It is a day to laugh and cry as residents share memories to celebrate the life of Ms. Spence’s great-grandmother, Vera, who raised her in Lax Kw’alaams, a remote B.C. community accessible by boat or float plane. Ms. Spence, 32, spent months carving and painting an elaborate totem pole in honour of Vera, who died in 2006 at the age of 87.
During this long day full of emotion, Ms. Spence takes time to talk about a subject that has dominated the Lax Kw’alaams people’s thoughts over the past couple of weeks – Pacific NorthWest LNG’s $1-billion cash offer to the 3,600-member band, or the equivalent of almost $320,000 a person.
The fear among the Lax Kw’alaams is that construction of the massive LNG project will harm juvenile salmon habitat in Flora Bank, a sandy reef-like area next to Lelu Island in the estuary of the Skeena River. Flora Bank, which is part of the traditional territory of the Lax Kw’alaams, has become intertwined with the people’s cultural and economic identity. For a great many of the band members, the risks to juvenile salmon far outweigh the potential benefits from building an LNG export terminal on Lelu Island, located 50 kilometres south of Lax Kw’alaams.
“They’re offering us benefits if we vote Yes. But we already have a lot of benefits around us – we have coho, spring and sockeye salmon. We have halibut, crab and eulachon. Those are our benefits,” says Ms. Spence, who was one of hundreds of eligible Lax Kw’alaams voters who recently spurned the LNG joint venture led by Malaysia’s state-owned Petronas.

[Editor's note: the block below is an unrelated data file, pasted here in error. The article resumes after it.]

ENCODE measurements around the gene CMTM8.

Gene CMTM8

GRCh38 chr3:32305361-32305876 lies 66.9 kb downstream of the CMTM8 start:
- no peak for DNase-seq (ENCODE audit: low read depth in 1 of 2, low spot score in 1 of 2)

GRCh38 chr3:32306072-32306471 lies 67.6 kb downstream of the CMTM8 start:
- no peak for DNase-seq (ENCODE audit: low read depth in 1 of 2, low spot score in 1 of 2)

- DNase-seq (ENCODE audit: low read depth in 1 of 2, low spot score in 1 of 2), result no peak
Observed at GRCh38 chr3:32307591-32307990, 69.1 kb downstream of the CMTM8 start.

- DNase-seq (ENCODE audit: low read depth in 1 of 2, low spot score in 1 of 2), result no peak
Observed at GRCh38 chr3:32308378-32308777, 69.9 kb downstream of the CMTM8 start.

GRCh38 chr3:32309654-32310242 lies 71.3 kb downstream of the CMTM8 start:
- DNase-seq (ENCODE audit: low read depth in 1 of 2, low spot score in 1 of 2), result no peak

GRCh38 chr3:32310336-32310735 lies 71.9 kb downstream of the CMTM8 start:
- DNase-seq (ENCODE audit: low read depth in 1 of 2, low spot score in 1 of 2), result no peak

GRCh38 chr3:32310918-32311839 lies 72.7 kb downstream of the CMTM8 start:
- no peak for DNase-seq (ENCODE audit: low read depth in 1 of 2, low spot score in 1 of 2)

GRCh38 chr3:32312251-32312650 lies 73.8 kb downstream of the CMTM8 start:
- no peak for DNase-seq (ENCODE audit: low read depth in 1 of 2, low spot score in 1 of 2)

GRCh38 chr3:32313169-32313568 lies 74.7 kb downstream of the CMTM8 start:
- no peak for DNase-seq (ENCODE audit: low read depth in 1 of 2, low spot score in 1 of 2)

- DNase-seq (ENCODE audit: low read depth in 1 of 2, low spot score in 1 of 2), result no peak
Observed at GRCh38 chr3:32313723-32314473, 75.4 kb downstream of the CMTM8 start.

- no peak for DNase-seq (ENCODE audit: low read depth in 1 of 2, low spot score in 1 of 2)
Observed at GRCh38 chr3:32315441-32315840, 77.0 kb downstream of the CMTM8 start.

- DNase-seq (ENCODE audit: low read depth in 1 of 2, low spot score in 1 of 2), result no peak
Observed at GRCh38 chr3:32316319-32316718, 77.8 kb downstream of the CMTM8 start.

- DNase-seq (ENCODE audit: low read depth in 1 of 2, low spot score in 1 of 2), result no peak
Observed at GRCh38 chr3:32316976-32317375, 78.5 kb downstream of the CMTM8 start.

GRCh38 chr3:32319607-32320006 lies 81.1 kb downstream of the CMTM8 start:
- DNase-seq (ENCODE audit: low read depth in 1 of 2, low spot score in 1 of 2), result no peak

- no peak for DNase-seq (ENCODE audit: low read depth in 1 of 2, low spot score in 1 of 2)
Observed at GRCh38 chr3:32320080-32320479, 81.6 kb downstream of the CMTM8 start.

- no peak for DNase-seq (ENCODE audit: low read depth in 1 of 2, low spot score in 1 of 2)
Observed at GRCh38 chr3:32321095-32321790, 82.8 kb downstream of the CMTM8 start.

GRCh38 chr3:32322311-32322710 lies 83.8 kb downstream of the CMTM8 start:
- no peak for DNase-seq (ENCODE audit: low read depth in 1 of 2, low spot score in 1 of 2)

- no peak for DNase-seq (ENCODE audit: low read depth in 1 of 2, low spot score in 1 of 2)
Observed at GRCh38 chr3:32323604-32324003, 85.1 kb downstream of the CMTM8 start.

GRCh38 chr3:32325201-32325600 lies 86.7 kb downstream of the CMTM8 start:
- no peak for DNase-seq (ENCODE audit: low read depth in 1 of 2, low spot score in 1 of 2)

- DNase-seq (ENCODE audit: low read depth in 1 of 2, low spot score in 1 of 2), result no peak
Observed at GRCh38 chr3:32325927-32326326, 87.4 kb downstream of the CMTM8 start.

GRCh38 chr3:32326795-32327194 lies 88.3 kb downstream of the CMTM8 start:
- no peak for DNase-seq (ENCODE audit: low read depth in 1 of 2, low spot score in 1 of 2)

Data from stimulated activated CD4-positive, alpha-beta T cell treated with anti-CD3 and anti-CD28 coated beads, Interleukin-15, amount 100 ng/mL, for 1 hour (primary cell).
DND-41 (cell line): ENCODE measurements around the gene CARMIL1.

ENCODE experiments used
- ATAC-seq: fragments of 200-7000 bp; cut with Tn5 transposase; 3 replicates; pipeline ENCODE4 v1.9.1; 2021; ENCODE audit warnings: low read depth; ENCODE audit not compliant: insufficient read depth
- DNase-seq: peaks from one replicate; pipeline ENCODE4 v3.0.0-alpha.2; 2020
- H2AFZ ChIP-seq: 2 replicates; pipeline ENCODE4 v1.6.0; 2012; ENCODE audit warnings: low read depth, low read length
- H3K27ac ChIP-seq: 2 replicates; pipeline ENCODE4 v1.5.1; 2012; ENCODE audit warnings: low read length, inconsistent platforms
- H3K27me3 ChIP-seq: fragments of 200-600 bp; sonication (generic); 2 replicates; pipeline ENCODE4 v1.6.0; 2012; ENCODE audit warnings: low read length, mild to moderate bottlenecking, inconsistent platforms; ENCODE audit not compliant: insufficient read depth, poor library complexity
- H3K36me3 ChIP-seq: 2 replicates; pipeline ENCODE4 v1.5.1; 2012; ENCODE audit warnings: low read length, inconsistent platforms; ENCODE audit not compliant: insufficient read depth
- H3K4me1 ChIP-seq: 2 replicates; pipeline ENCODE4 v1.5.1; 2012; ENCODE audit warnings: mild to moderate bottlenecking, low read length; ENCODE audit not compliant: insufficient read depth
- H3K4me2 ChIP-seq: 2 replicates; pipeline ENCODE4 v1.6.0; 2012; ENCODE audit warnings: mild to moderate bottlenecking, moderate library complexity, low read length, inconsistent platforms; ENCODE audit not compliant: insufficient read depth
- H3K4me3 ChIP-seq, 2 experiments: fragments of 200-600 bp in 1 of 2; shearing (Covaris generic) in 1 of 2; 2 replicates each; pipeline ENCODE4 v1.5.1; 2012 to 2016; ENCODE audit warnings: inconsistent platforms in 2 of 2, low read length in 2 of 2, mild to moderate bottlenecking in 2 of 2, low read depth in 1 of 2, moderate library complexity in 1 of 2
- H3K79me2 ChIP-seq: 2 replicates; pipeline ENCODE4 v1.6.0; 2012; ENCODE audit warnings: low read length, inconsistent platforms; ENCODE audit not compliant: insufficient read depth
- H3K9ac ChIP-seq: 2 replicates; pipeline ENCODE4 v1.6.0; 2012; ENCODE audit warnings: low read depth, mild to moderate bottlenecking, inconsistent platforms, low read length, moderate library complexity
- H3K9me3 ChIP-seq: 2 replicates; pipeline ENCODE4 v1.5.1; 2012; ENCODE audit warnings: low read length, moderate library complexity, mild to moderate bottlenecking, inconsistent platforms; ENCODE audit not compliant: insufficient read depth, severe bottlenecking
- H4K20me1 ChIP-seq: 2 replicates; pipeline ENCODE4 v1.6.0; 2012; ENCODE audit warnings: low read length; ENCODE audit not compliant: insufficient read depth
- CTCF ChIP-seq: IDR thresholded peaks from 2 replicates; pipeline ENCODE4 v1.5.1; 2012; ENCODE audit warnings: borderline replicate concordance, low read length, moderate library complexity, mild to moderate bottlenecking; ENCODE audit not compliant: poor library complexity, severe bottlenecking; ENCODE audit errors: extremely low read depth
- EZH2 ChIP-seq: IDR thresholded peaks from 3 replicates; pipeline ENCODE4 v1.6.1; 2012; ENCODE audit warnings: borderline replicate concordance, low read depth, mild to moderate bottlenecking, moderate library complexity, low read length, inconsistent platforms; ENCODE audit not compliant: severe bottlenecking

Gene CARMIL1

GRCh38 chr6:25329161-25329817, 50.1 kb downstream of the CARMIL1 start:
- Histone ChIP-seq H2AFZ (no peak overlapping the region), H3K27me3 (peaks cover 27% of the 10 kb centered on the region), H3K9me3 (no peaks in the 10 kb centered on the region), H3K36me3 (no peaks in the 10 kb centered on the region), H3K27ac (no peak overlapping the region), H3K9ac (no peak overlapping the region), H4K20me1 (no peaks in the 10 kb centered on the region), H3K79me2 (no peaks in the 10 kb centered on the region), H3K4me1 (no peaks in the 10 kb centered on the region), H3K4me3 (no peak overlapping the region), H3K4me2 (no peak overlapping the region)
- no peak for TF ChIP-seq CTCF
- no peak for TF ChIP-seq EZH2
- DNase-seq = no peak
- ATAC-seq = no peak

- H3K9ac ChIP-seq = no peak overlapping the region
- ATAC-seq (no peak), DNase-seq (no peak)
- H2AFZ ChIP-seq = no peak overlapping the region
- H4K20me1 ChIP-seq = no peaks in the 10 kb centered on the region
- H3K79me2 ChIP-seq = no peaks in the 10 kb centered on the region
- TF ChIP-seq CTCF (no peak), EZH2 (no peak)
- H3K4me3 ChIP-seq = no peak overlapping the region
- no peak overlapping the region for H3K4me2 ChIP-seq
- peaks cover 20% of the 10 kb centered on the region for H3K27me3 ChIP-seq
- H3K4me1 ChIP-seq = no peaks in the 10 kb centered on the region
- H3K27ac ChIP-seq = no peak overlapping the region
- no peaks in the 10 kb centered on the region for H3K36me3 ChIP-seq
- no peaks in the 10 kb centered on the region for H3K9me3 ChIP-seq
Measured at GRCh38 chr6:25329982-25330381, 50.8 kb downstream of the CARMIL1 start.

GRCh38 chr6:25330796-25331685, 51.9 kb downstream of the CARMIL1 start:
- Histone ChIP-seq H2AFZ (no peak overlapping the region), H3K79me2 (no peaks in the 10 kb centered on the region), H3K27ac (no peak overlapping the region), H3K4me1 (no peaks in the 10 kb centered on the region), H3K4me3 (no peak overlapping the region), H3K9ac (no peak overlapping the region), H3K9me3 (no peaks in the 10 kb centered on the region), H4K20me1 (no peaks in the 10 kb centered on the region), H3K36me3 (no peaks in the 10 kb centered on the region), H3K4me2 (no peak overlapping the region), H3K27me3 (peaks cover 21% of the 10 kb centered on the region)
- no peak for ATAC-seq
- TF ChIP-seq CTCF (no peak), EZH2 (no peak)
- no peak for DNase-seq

“Lax Kw’alaams people depend on the seafood that they get for free,” says Ms. Spence, who lives in nearby Prince Rupert with her 12-year-old daughter Kiera. “I eat mostly seafood. I have two deep freezers and they’re loaded with seafood.”
After a morning boat ride over to the nearby Finlayson Island gravesite, Lax Kw’alaams members carefully lifted the totem pole. Four non-natives were honoured guests to bear witness to the ceremony. A high school art teacher from Prince Rupert, Tasha Parker, brought along her husband, longshoreman Ian Dobson. Ms. Parker and 14-year-old twin sons Ivan and Liam helped carve the totem pole. Mr. Dobson sympathizes with the Lax Kw’alaams and their worries about potential harm to salmon habitat. “Flora Bank is the nursery of life for the Skeena River,” he says.
The third and final round of voting wrapped up on Tuesday in Vancouver. In each instance in Lax Kw’alaams, Prince Rupert and Vancouver, eligible voters rose from their chairs to overwhelmingly reject the offer from the Petronas-led LNG group.
Pacific NorthWest LNG’s benefits package includes the $1-billion spread over 40 years. There are also provincial land transfers valued at $108-million. The catch is that the Lax Kw’alaams band council, after canvassing members, must provide aboriginal consent to plans to build an LNG export terminal on Lelu Island.
Pacific NorthWest LNG’s proposed suspension bridge over Flora Bank would carry a pipeline that extends southwest for 1.6 kilometres away from Lelu Island. That span would connect with a 1.1-kilometre-long trestle to a deep-berth location for tankers filling up with LNG in Chatham Sound. A report commissioned by the Lax Kw’alaams warns that the trestle would threaten to disrupt a complex system that effectively holds Flora Bank in place. A study commissioned by Pacific NorthWest LNG, however, reaches a vastly different conclusion, submitting that the LNG project would have little to no impact on Flora Bank.